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Outer Banks outage means evacuations, ruined vacations

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It could be days, even weeks for power to be restored on parts of the Outer Banks.

An estimated 10,000 tourists were ordered to evacuate an island on North Carolina's Outer Banks on Thursday after a construction company caused a power outage, leaving people searching for a place to eat, stay cool or resume interrupted vacations.

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With the power outage expected to take days or weeks to resolve, officials issued a mandatory evacuation order for visitors to Ocracoke island, and no one will be allowed on the island unless they can prove residency.

Gov. Roy Cooper issued a State of Emergency for Hatteras and Ocracoke islands on Thursday evening.

"This declaration will allow us to move much-needed resources through the state as quickly as possible to help restore the power to Ocracoke and Hatteras Islands," Cooper said.

Vehicles line up at a gas station on Thursday on Ocracoke Island as visitors leave the island and residents fuel up.



There is no deadline on when visitors must be off the island but Hyde County officials are requesting that all visitors attempt to be off the island by noon Friday.

RELATED: Read the Hyde County evacuation order (.pdf)

A construction company says it drove a steel casing into an electric transmission cable while working on a new bridge on the North Carolina coast, causing a power outage affecting two islands on the state's Outer Banks.

Ferries are running on their normal schedules.

The N.C. Department of Transportation's Ferry Division says priority boarding is suspended for all vehicles leaving Ocracoke. Tolls will be waived for ferry trips between Ocracoke and Cedar Island or Swan Quarter.

The Cape Hatteras Electric Cooperative says PCL Construction, the company constructing the new Bonner Bridge, informed the utility of the accident on Thursday, hours after power was disrupted to thousands of people on Ocracoke and Hatteras islands.

Ice was on display Thursday at the Variety Store on Ocracoke Island.



CHEC said it is working to assess the extent of the damage and plan for the repair. Spokeswoman Laura Ertle said Roanoke, Virginia-based New River Electrical Corp., which erected the cable on the original Bonner Bridge in 1995, is coming to the coast to dig up the cable to assess the damage.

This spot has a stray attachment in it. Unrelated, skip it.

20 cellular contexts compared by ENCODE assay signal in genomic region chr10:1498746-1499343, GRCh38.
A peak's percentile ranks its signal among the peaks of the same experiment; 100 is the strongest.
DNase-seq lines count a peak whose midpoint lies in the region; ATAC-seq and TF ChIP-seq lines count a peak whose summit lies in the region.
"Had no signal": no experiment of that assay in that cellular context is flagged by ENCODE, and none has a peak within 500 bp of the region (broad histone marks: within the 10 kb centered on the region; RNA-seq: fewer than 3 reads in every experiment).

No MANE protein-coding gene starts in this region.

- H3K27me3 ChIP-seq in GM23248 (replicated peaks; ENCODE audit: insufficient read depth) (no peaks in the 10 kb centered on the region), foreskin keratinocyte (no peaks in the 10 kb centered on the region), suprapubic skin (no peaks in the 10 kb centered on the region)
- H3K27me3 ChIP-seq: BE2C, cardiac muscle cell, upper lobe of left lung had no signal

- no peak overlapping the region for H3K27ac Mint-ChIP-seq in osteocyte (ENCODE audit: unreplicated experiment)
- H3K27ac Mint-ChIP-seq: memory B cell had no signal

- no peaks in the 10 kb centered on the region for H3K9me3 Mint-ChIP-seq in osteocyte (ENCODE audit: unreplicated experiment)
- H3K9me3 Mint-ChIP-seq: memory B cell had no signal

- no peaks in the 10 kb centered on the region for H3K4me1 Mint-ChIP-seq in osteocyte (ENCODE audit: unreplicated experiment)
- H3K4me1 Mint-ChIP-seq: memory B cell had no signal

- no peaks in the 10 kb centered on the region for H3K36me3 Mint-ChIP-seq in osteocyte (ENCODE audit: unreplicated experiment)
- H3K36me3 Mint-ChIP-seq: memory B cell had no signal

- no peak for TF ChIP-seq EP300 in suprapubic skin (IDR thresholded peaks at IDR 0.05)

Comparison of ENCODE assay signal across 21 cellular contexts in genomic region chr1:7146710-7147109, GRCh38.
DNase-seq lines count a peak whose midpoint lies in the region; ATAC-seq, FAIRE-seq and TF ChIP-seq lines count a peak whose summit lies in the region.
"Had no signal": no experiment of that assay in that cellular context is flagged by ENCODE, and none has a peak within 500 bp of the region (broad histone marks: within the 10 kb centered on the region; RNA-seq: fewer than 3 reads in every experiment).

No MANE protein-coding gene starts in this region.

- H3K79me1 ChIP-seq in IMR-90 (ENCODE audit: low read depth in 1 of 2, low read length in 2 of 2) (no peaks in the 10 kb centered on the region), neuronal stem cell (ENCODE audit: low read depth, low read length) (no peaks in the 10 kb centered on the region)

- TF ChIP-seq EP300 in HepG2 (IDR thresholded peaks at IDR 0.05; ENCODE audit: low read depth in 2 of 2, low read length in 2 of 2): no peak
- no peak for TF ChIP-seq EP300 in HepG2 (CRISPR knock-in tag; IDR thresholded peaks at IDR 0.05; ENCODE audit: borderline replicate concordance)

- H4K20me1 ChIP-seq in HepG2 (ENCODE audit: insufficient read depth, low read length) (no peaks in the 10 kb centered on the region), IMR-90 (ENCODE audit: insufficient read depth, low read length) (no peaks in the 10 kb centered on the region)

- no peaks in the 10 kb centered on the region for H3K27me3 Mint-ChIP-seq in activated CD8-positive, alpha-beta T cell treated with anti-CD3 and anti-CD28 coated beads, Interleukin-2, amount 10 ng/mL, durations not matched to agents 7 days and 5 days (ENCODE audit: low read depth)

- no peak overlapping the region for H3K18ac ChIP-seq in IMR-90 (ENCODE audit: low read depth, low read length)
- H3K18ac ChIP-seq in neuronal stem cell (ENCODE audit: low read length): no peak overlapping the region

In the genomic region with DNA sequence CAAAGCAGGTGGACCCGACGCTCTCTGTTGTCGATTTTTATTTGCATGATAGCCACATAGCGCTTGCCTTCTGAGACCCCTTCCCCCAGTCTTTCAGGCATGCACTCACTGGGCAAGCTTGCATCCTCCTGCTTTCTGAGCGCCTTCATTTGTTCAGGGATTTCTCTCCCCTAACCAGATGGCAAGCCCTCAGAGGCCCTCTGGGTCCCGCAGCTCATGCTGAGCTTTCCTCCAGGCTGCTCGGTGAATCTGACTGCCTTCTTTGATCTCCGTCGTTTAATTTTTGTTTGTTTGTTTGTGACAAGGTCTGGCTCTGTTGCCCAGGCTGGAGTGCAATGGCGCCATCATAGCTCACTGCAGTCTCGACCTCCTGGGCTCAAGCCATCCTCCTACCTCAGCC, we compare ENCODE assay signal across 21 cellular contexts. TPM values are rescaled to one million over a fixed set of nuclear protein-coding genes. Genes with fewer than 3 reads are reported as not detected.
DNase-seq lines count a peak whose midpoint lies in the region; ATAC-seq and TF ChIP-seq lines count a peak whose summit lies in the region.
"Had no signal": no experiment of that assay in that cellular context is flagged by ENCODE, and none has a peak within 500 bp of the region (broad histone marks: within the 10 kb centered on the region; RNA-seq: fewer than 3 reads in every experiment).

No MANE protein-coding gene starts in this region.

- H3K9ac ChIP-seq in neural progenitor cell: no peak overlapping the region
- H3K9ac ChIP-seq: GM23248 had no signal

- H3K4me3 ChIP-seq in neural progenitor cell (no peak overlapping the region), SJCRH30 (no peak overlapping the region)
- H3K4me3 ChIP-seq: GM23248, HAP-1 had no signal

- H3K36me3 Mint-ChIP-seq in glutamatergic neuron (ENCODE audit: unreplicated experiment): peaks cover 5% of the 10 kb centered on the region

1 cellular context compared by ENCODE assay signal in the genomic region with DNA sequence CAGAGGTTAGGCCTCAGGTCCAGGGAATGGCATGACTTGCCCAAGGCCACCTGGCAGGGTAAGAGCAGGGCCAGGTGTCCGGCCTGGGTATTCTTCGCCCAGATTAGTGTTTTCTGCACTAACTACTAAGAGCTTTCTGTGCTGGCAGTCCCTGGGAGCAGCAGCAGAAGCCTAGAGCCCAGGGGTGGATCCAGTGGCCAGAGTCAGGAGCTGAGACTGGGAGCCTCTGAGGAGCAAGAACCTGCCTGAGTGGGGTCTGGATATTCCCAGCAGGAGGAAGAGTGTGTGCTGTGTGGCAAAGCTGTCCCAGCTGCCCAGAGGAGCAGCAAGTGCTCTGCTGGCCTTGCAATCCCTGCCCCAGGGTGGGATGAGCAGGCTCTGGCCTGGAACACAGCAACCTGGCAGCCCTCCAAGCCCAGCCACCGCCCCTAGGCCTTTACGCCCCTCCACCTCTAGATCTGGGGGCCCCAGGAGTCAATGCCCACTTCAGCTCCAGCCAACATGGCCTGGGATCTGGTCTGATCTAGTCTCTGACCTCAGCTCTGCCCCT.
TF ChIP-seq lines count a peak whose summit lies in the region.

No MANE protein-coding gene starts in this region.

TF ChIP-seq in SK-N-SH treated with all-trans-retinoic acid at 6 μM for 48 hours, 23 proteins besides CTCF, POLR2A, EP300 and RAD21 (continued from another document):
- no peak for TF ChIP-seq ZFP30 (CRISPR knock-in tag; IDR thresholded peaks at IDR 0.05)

"Did PCL just nick one of the cables? Is it worse than that?" Ertle said. "Once they get here and put eyes on it, then we'll have a really better sense of what we're looking at in terms of repair time."

If the necessary materials are on hand, repairs could take several days, Ertle said. If the items are not available locally, repairs could take weeks.

DIESEL GENERATORS MEAN POWER FOR SOME

CHEC said power is currently available for Buxton, Frisco and part of Hatteras Village through a diesel generating plant. The cooperative said it would also initiate rolling blackouts, but only if people turn off air conditioning units and minimize other electrical usage. Ten portable generators are being brought in, Ertle said.



Cooper's executive order waives restrictions on weight and the hours of service for fuel, utility and other truck drivers that may be working to deliver supplies and other resources needed to restore power in the affected areas. The waiver is in effect until rescinded.

Officials said about 9,000 customers are without power on the two islands - about 7,700 on Hatteras and another 1,300 on Ocracoke.

VACATION PLANS SCRAMBLED

Erica Plouffe Lazure was visiting Ocracoke from Exeter, New Hampshire, with a friend, but had to cut her trip short and head north to Elizabeth City. She said two restaurants on Ocracoke are using generators to stay open, but the motel she booked for her stay closed after its generator exploded minutes after it was started.

"There's a lot of hot, sweaty people here," Lazure said, and she added that she tried to book a motel further up the North Carolina coast, only to find they were either sold out or asking as much as $500 a night.

"This is a beautiful island and I waited two years to come back here because it's one of my favorite places in the world," she said. "I'm a little bummed that the power has gotten in the way, but, till next time."

Ertle sympathized with people inconvenienced by the outage.

"We know that people are spending a lot of money to come down here and they look forward to their vacation on Hatteras Island every year," she said. "We know that they're getting frustrated, but we just really appreciate their patience."

It was a good beach day, at least. The afternoon saw sunny skies and temperatures in the mid-80s.

The Associated Press contributed to this report.

Related Topics:
power outagenorth carolina newsevacuationbeachesHatteras Island
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